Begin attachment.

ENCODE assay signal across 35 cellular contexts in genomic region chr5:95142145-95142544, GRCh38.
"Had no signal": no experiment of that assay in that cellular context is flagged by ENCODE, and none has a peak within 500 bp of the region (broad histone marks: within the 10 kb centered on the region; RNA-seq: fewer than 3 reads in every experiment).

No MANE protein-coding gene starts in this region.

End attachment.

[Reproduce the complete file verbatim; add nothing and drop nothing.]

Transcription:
ENCODE assay signal across 35 cellular contexts in genomic region chr5:95142145-95142544, GRCh38.
"Had no signal": no experiment of that assay in that cellular context is flagged by ENCODE, and none has a peak within 500 bp of the region (broad histone marks: within the 10 kb centered on the region; RNA-seq: fewer than 3 reads in every experiment).

No MANE protein-coding gene starts in this region.